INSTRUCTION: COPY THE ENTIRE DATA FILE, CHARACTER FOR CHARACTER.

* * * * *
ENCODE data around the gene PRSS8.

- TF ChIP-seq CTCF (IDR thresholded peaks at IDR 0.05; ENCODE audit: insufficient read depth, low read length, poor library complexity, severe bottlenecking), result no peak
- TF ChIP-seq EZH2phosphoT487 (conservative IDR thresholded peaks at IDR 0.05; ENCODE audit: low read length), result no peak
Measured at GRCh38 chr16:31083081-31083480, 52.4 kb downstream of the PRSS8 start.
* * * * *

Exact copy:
ENCODE data around the gene PRSS8.

- TF ChIP-seq CTCF (IDR thresholded peaks at IDR 0.05; ENCODE audit: insufficient read depth, low read length, poor library complexity, severe bottlenecking), result no peak
- TF ChIP-seq EZH2phosphoT487 (conservative IDR thresholded peaks at IDR 0.05; ENCODE audit: low read length), result no peak
Measured at GRCh38 chr16:31083081-31083480, 52.4 kb downstream of the PRSS8 start.